Six Impossible Things

A Blog About Fiction and Reading

The Memory of Earth

MemoryThe Memory of Earth by Orson Scott Card


After being amazed with both Ender’s Game and Empire, I realized that I needed to read more by Orson Scott Card.  I had already read Seventh Son and not been all that impressed, so I didn’t return to that series.  Instead, I decided to start with the Homecoming series, of which The Memory of Earth is the first book.  I’m glad to say that the fourth time was the charm for me, in Card’s case.

Harmony is the name of a world where the citizens there live with some modern technologies, such as anti-gravity mechanisms and computers, but without the more prominent ones, such as automobiles, airplanes, and weapons.  The reason this is the case is because of the Oversoul, the spiritual guide for the planet who keeps the citizens of Harmony harmonious by preventing them from thinking of certain things.  The Oversoul is, in fact, a large satellite that orbits Harmony and feeds visions and prophecies to the people to guide them, and also “makes them stupid” whenever they start to think about forbidden subjects.  This has worked for millennia, but after many hundreds of thousands of years, the Oversoul is breaking down, and is forced to reveal itself to a small group of people on Harmony in order to save itself and Harmony.  The Memory of Earth is the story of how the Oversoul recruits this family for its purposes.

I really enjoyed this book, partly because it makes a firm statement about the usefulness of faith.  Even though the religion is constructed and maintained through artificial means, the story tells us that the faith is what allows the family to survive amidst all the chaos that goes with being the chosen ones for the Oversoul.  Others doubt their visions and their pleas, but their faith carries them through all of this, and they persevere through the hard times.  It sounds heavy-handed, and at some points in the story, it can be, but for the most part Card manages to make these elements more thematic than part of the plot.  There were some key points where the characters’ faith in the Oversoul leads them through some difficult times, but other than that, the decisions are theirs to make, and it’s their decisions that carry the plot forward.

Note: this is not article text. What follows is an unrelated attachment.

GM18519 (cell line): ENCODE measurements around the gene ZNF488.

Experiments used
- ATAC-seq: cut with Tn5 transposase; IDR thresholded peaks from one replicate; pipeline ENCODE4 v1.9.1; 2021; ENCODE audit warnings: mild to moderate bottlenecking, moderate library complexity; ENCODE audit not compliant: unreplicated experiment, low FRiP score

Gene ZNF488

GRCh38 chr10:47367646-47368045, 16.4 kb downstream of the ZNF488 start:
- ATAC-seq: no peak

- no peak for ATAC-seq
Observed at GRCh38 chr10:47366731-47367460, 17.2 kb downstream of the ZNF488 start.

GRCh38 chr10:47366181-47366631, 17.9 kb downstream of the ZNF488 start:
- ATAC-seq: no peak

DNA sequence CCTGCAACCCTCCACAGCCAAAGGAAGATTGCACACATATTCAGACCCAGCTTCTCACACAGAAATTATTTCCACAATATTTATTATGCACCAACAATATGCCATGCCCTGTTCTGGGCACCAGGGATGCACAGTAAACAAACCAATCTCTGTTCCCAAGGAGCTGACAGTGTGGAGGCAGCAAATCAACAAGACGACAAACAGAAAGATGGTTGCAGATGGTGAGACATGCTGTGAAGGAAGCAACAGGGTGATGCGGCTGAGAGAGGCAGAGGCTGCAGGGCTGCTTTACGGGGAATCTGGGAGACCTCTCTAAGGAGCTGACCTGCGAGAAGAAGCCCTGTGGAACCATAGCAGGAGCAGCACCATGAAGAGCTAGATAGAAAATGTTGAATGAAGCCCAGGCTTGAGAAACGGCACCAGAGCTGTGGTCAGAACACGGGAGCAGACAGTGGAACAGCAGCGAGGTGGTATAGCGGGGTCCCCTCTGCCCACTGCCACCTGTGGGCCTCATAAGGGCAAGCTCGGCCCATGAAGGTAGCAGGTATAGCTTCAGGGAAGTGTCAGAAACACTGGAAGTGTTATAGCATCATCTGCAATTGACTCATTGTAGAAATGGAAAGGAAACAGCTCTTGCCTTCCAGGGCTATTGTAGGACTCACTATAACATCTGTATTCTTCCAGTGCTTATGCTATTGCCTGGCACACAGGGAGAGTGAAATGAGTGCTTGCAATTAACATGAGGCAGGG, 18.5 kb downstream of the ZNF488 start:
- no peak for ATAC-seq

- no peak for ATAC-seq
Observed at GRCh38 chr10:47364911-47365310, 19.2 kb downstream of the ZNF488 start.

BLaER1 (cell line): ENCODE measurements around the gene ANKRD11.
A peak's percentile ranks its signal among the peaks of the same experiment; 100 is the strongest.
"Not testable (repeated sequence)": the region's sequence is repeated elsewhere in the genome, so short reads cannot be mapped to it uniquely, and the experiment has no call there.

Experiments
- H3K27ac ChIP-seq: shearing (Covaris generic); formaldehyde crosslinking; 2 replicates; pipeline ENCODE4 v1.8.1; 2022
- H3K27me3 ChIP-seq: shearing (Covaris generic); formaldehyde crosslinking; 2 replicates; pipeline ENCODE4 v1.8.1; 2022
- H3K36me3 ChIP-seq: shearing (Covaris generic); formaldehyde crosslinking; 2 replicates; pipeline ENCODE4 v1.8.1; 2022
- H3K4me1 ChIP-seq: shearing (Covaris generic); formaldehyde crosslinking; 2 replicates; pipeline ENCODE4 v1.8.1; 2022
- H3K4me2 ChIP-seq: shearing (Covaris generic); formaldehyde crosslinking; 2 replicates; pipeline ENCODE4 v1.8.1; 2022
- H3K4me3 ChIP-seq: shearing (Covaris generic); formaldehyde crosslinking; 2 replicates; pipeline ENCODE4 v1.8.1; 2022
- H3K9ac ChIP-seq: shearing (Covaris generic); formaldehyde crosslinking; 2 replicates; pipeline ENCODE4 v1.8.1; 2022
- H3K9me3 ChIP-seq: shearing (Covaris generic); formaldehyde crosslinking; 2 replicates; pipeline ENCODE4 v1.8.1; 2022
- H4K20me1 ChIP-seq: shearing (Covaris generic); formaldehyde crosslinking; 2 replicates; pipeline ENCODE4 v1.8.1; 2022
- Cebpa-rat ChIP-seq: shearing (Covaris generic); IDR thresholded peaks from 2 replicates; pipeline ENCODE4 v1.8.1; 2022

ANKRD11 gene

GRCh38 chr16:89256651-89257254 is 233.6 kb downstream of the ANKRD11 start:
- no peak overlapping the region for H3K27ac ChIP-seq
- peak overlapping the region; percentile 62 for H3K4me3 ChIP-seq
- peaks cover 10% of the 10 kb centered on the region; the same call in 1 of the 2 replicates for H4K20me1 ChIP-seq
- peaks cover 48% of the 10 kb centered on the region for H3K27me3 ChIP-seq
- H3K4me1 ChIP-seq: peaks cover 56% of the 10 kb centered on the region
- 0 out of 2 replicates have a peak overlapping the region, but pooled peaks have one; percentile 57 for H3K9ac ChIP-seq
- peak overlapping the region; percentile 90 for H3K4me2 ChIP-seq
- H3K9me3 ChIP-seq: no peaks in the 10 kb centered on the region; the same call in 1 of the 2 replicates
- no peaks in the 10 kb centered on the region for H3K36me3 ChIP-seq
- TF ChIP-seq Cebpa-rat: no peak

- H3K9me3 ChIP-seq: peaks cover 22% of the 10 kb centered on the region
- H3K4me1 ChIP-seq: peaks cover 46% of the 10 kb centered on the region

For whatever reason, I have a soft spot for stories that play on religious conventions, so that may have some bearing on why I liked the novel so much.  Still, Card is deft at developing a plot of intrigue, which is right on par with the same sort of plot that he developed for Empire.  His characters ring true, and I noticed particularly in the last quarter of the novel that the four brothers who had to work together to carry out the Oversoul’s wishes not only had distinct personalities, but they also had distinct voices.  It was easy to tell just from the dialogue who was speaking, and it was done so well that it actually jarred me from the story enough for me to appreciate it.

The theme of the story may not be for everyone, but Card is a natural at storytelling, and I really think that one can get so caught up in the story itself so as to forgive the heavy-handedness of the theme.  I’m eager to see where the story goes in the next four volumes of the series.

February 7, 2007 Posted by | Adult Fiction, Reviews | Leave a comment


EifelheimEifelheim by Michael Flynn


Hard science fiction tends to elude me. First of all, I feel like I’m having to make too much of an effort to understand the science of the stories, but I’m a pretty smart guy, and besides, the stories usually work without the reader knowing all the details of the science. Secondly, hard science fiction novels tend to read like papers, and lack some of the “oomph” that I like in my fiction. Eifelheim is a hard science fiction novel, and I almost gave up on it three different times because it was so technical. What kept me going was the basic premise of the story.